Tuning with a Tuning Fork
The tuning fork
The tuning fork is a simple means for providing a standard of pitch. Most tuning forks produce the note a’ (=A4) at a frequency of 440 Hz, also known as “concert pitch” (“Kammerton” in German). There are also specialized tuning forks for other notes, but for the ukulele an inexpensive standard A4 tuning fork, as shown by the illustration, is best suited.
In order to produce a tone with the tuning fork, hold it at its stem, and hit a tine against a firm (but not too hard) object — for example your knee. Then gently press the ball end against a resonanting body — this could be a table surface, however holding it against the bridge of the ukulele will work best.
Tuning the note a’ by using the beating
Produce the reference tone as described, and tune the A string. On the ukulele, the A string must be tuned to match the reference tone of the tuning fork exactly. This makes it easier compared to the guitar, where the A string is tuned 2 octaves deeper than the tone of the tuning fork.
I explained on the page Tuning by reference tones how to tune by using the beating. When using the tuning fork correctly, the beating will be very well hearable, which allows for a very accurate tuning.
Tuning the other strings (GCEA tuning with high G)
First tune the A string using the tuning fork. Then all other strings can be tuned using the A string as a reference. In order to tune one of the other strings, fret it so that it should produce the same note like a string which is already in tune. Now tune it until the tones of the two strings match:
- The 2nd string fretted at the 5th fret — should match the open 1st string.
- The 3rd string fretted at the 4th fret — should match the 2nd string.
- The 4th string fretted at the 2nd fret — should match the 1st string.
So, for tuning the E string (2nd string), fret it at the 5th fret and pluck both the E and the A string at the same time. Now you can tune the E string using the beating.
Then tune the C and the G string accordingly.
It’s important to fret with a very light touch! Don’t press the strings so hard that they touch the fretboard, otherwise you’ll bend the tone and won’t achieve a precise tuning!
Right after tuning, play a few chords and check if they sound right. There should be none or only very slight (slow) beating hearable when playing chords on a well tuned ukulele.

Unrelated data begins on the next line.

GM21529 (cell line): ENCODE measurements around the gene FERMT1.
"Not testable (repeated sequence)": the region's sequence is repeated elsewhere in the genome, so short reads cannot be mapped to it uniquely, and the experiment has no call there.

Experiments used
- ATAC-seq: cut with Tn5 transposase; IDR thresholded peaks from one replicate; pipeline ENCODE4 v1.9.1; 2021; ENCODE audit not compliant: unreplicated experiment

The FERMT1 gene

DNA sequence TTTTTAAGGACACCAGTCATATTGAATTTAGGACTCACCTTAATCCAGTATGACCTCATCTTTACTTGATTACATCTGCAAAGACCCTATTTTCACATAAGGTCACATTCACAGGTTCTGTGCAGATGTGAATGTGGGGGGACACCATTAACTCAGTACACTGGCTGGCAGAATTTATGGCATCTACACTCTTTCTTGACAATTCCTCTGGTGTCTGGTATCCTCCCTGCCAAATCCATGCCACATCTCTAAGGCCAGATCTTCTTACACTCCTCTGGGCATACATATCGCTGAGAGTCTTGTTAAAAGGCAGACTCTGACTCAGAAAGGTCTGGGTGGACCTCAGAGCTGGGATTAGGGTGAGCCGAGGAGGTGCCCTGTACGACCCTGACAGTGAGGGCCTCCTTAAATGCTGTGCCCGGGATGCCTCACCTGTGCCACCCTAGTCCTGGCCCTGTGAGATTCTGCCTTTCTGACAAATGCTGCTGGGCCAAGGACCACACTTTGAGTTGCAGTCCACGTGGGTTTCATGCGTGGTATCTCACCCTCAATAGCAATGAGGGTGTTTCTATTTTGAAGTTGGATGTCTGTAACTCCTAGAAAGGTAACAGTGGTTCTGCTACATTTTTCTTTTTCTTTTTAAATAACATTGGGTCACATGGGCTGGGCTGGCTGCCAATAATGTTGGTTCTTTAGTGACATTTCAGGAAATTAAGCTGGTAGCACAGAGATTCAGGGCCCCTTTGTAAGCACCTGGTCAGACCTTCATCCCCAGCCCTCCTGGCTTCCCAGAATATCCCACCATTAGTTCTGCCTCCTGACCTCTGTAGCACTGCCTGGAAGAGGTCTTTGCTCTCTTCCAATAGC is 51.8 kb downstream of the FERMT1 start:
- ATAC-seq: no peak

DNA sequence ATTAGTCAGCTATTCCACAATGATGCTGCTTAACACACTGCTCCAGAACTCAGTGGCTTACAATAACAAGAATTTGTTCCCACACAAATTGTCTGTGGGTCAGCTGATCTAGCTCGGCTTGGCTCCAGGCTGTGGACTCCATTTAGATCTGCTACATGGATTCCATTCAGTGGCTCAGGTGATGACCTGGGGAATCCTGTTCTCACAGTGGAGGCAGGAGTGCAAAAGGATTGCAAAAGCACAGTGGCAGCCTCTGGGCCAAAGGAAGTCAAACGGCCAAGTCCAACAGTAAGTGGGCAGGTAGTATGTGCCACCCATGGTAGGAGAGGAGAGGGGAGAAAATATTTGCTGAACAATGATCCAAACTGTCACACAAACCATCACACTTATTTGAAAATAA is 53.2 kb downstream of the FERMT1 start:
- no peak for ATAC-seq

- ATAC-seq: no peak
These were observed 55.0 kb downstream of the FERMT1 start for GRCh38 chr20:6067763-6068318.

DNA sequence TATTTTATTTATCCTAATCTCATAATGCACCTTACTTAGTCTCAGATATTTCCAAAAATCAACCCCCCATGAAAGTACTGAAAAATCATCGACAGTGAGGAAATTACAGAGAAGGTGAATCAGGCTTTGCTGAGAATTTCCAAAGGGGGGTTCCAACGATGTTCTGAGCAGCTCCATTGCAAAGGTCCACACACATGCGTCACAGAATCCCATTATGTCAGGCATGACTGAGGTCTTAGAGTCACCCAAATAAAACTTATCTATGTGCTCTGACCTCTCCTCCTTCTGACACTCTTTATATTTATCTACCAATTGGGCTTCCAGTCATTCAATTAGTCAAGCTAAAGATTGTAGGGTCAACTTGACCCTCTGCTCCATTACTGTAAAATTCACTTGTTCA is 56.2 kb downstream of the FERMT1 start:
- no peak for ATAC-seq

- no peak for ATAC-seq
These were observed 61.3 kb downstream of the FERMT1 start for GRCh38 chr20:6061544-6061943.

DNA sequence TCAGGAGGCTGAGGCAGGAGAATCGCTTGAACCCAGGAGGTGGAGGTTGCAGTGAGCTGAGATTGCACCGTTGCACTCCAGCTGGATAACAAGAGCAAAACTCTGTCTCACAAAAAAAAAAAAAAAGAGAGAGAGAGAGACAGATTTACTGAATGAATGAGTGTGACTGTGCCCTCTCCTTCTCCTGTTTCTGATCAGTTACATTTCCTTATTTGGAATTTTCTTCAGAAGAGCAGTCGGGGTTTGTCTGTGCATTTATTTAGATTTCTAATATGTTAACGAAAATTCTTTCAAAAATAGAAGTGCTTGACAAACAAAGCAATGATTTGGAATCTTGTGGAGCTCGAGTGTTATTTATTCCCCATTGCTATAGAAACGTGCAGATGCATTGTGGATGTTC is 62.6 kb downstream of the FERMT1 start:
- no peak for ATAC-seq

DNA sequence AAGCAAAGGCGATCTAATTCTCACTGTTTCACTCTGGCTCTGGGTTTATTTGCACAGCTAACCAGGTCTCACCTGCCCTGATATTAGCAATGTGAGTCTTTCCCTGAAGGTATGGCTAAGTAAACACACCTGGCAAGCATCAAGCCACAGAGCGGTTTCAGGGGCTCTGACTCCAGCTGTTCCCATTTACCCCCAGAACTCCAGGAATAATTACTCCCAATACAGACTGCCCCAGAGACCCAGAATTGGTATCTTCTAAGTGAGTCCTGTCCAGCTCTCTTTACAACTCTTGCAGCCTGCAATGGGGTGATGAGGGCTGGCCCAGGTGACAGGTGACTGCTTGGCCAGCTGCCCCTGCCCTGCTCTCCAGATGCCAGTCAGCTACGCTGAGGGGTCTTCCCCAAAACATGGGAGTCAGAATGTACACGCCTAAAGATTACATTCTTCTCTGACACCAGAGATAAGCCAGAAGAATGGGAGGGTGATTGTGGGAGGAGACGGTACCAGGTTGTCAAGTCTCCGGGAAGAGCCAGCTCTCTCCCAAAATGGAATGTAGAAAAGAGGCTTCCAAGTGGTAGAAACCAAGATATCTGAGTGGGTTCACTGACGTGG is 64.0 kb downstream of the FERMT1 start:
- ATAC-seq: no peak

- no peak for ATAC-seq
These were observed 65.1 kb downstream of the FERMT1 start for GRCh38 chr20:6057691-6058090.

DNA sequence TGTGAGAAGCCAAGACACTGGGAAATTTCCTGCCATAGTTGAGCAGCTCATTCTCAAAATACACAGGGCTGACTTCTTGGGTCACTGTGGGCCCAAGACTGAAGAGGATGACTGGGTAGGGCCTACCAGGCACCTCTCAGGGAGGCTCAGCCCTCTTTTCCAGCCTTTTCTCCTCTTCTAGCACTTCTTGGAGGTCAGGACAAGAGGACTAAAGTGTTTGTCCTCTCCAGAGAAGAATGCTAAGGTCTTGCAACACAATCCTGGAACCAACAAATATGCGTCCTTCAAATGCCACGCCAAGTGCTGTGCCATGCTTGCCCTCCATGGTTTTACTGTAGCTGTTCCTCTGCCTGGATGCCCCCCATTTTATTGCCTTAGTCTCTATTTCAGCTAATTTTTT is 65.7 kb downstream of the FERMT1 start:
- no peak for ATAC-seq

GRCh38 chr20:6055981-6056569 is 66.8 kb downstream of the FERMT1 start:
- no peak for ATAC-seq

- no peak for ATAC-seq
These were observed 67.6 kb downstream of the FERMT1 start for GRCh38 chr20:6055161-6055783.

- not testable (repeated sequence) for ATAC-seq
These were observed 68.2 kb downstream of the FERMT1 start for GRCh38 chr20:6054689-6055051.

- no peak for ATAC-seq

For the advanced: Compensatory tuning
Maybe you’ll notice that even after tuning very carefully, you’ll still hear quite some beating in some chords. The main reason for this is that even good instruments almost never have perfect intonation. This can be improved significantly by optimizing the setup of the ukulele. However, absolute perfection cannot be achieved.
When using an electronic tuner for tuning, all this is often not apparent, since the electronic tuner doesn’t teach you to pay attention for the beating and the purity of intervals. This is a severe disadvantage in my humble opinion.
It is possible to compensate the imperfection of an instrument to some extent by slightly adapting the tuning. Don’t expect miracles: An ukulele with severe intonation problems will always sound awful. However, very slight variations from perfection are tolerable for the ear. If the beating gets very slow, it’s no longer annoying.
So, play the most important chords for the piece you want to play, and watch out for the beating, and how it changes when carefully re-tuning single strings. Very often, it’s possible this way to find a tuning in which all chords you want to play sound right.
Just don’t spread yourself too thin in the search for perfect purity of sound. A little bit of “sonic movement” is normal and cannot be eliminated entirely, not even with a perfect instrument. And mind that it can even serve the music if some chords sound purer than others.
Practical example for compensatory GCEA tuning
A compensatory tuning which works very well for most ukuleles can be achieved like this:
- First, tune the A string using a tuning fork.
- Now tune the E and the C string by using the A string as reference.
- Now fret the A string at the 3rd fret and pluck it together with the empty (=not fretted) C string. If you can’t hear any beating, this speaks in favour of the quality of your ukulele. Otherwise, try to compensate the deviation by “distributing” the beating: Modify the tuning of the E and the C string so that all three combinations sound acceptable:
- The empty A string together with the E string fretted at the 5th fret.
- The empty E string together with the C string at the 4th fret.
- The empty C string together with the A string at the 3rd fret.
- Now, we can tune the G string. We tune it so that the following two combinations sound acceptable:
- Empty A string together with G string at the 2nd fret.
- Empty G string together with E string at the 3rd fret.
In case you can’t achieve a good tuning this way, it might be a good idea to improve the setup of the ukulele in order to achieve proper intonation.
Compensatory playing technique
In my experience, on many ukuleles, fretted notes sound a little bit too high. This is unfavorable, however it can be rectified with a suitable setup: If the instrument is setup in a way that fretted notes tend to sound a little bit too low instead, the “right” intonation can be achieved by slightly varying the pressure when fretting the strings. Some very skilled players seem to be doing this intuitively, thus achieving a high purity of tone.